Mae Krier, one of the original Rosie the Riveters from World War II, recently had her wish to travel to the American Rosie the Riveter Association’s convention in Richmond, CA.
Krier, 89, is one of the original “Rosie the Riveter’s of World War II. In 1943, after just graduating from high school in North Dakota, Krier and her family moved to Seattle for war work. At the young age of 17, she got a job working on B-17s and B-29s for Boeing in Seattle. One of her proudest memories is helping to build the 5 Grand, the 5,000th B-17 made by Boeing after Pearl Harbor. Krier, still a teenager at the time, and her co-workers painted their names on her fuselage. They were so proud of their hard work they pushed the plane out of the factory door onto the tarmac themselves. The 5 Grand passed inspection despite its lack of camouflage; the U.S. Army Air Corps made an exception thinking that the autographed plane would be good for morale. Krier kept track of the plane carrying her rivets as it flew 78 missions over Europe, shooting down two Nazi planes.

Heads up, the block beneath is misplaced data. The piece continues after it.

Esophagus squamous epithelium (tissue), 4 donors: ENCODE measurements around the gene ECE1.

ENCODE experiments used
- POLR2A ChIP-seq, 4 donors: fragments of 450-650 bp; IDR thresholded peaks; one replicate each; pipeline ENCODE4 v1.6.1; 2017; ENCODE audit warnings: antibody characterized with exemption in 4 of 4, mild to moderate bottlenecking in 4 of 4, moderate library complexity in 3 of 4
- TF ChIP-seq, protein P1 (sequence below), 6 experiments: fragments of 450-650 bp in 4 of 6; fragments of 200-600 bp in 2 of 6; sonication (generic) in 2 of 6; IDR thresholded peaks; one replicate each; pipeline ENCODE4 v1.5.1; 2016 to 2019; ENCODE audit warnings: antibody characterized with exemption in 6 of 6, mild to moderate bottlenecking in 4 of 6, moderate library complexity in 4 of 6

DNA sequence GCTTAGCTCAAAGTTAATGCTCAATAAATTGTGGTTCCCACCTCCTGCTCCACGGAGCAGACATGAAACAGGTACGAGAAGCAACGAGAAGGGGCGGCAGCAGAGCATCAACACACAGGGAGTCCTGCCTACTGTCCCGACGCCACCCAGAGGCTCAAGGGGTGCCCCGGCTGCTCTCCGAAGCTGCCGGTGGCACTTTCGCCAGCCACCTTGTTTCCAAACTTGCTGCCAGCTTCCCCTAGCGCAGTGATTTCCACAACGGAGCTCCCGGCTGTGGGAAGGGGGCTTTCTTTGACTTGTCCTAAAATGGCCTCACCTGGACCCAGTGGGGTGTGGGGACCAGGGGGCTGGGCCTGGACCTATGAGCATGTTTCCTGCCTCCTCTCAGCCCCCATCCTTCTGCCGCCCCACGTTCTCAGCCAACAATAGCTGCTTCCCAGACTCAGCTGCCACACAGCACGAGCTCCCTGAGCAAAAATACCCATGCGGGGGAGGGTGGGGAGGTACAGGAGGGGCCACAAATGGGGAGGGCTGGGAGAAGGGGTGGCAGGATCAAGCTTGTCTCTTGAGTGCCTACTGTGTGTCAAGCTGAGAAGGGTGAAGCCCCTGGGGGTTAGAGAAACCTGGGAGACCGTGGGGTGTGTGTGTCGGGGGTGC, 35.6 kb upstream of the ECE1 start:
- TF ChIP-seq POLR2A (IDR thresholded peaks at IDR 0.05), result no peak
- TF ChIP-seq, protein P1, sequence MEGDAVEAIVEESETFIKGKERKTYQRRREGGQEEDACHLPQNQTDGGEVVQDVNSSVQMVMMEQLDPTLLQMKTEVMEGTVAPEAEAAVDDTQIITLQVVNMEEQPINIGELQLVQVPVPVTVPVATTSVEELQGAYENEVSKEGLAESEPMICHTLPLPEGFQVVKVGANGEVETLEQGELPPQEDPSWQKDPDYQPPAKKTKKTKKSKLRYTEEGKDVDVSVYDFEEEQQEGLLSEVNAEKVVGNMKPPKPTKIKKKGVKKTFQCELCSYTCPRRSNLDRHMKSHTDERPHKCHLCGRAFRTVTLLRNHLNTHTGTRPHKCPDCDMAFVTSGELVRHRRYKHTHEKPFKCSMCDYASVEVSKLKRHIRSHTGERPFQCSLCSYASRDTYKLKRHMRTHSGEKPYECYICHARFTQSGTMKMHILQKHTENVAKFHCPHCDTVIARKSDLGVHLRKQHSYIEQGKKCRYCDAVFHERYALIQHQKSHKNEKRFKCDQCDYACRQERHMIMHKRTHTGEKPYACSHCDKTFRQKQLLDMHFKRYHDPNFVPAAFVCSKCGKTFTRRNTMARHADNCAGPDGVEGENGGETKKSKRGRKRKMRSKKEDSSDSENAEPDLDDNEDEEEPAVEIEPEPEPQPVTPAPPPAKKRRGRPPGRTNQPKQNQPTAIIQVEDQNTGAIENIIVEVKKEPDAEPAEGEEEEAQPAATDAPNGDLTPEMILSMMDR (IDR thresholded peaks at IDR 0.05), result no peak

While in Seattle, Krier met her husband, Norm, a Navy man on the dance floor at the Service Man’s Center there. They married din April of 1945, just before the war ended and were married for 69 years until his passing in June of 2014. Shortly after they married, Norm was transferred to the naval air station in Pasco, Washington. Krier got a job at the base packing supplies to be sent overseas and worked alongside Italian prisoners of war who were interned at the base.
The ARRA reunion was held in Richmond, California and lasted for three days. Krier had a wonderful time and had the opportunity to exchange war stories with fellow “Rosies.” She meets regularly with other Rosies in the Philadelphia area and maintains contact with some from far-away places. After the convention, she added a few more to her list